Harmony with ILO mining convention under spotlight
ANKARA / ISTANBULAs discussions on Turkey’s hesitance to undersign an International Labor Organization (ILO) convention on mining heat up following the Soma disaster, changing the current situation depends on the will of the government, former Chamber of Mining Engineers head Mehmet Torun has said.
“If the government wants to, it can enforce the implementation of the ILO requirements immediately. We do not necessarily have to sign the document to fulfill the sensitive conditions of the ILO,” Torun told Hurriyet, adding that a ministerial notice would be enough to work.
Some media reports have said the Labor Ministry has been working on the related item and even halting work in mines until a revision of regulations was on the agenda. Ministry sources, however, have said it was too early to speak about closing mines and the current regulations did not foresee such a move.
Kazım Öner, Work Safety and Security General Manager at the Labor Ministry, told Hürriyet that the government had begun studying the mining regulations before the Soma disaster, adding that a proper study would take time.
Torun, meanwhile, said there was no need to close the mines, but stressed that warning mine operators about the new code could yield results. He said companies were failing to meet the basic requirements of the current work safety laws.
Nedret Durukan, the head of the Istanbul branch of the Chamber of Mining Engineers, told the Daily News that the crucial point was implementation, rather than Turkey not having signed the ILO convention.
“If [Turkish law] is in conformity with the EU, then why has Turkey not signed the ILO convention? The law has its shortcomings, but even if you have the best laws, what counts is the implementation of them,” she said.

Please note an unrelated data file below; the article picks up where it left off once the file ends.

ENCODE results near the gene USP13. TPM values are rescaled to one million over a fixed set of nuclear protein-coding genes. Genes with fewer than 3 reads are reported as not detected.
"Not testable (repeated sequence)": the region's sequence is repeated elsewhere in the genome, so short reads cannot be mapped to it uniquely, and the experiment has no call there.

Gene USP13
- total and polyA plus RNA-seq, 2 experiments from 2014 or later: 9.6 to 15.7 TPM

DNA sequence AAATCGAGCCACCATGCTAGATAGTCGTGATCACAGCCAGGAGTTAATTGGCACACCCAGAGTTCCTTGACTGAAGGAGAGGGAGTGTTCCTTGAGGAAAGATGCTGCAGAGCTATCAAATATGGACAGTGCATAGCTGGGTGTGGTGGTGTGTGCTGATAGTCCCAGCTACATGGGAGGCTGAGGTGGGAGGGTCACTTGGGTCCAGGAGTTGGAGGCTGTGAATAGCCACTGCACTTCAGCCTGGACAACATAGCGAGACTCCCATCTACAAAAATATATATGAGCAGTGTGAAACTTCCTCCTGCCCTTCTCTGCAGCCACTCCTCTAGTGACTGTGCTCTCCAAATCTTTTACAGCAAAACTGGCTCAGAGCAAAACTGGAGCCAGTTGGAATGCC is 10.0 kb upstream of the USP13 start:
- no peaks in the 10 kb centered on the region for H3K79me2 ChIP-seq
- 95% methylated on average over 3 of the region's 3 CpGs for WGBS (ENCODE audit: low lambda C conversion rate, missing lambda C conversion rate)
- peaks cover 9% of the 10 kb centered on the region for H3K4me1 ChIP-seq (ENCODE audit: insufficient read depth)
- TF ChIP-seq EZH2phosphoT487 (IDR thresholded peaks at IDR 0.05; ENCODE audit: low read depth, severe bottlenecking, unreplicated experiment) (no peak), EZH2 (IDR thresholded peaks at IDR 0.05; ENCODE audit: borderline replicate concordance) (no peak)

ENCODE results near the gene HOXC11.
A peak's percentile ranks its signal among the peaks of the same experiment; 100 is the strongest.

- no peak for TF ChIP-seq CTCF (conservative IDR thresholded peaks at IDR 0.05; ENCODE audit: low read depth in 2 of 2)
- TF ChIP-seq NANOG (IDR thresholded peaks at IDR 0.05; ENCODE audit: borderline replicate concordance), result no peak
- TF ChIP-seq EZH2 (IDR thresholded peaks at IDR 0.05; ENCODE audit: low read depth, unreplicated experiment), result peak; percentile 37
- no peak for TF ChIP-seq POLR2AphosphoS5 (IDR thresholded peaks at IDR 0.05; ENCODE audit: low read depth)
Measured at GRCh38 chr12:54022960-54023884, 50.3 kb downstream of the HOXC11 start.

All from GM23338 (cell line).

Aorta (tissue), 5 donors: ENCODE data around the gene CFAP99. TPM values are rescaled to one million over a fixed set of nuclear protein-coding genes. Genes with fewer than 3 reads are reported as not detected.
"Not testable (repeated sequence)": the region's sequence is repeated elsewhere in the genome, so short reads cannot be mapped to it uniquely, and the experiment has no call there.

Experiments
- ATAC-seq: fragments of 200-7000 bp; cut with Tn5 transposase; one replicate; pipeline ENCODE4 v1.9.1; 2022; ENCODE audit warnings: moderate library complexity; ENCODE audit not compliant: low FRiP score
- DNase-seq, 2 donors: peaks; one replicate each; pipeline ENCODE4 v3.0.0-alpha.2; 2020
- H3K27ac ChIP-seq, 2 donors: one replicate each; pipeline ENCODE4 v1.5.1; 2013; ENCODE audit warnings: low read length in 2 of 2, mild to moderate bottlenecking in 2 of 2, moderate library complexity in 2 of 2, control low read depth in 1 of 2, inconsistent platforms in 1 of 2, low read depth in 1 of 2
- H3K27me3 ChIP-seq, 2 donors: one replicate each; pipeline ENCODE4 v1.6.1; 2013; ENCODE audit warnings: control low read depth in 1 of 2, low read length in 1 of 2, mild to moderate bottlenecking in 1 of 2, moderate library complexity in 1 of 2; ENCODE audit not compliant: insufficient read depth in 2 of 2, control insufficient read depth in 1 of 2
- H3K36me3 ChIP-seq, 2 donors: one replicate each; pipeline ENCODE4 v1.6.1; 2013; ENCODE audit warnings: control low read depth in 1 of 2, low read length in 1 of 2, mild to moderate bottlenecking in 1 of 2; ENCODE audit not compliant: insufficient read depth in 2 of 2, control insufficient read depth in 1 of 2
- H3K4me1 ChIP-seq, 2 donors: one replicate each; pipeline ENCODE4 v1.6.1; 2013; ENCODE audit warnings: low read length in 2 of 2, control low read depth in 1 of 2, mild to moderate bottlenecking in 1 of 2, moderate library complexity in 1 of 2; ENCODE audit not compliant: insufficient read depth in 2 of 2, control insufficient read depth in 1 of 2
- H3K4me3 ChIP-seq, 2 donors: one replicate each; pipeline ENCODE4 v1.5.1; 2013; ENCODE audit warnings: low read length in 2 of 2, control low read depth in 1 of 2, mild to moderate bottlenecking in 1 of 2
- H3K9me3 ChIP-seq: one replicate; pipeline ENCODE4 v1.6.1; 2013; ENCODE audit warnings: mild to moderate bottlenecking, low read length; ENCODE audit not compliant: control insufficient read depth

Convention No. 176 was established in 1995 in order to prevent any fatalities, injuries or ill-health affecting workers or members of the public, including damage to the environment arising from mining operations.
The convention has been ratified by 28 countries, including the United States, Brazil, Russia, Armenia, Germany and Zimbabwe, but Turkey has so far refused to recognize the document.
The convention delegates responsibility to governments and the owners of mines with regard to health and safety.
However, Labor Ministry sources told Hürriyet that new legislation was not required to ensure workplace safety. “Preventing work-related accidents is the responsibility of employers. To do this, they should build rescue chambers [in mines] if they are needed, and they should take any other measures necessary,” Hürriyet quoted anonymous ministry sources as saying.
The May 13 Soma disaster in western Turkey claimed the lives of 301 coal miners.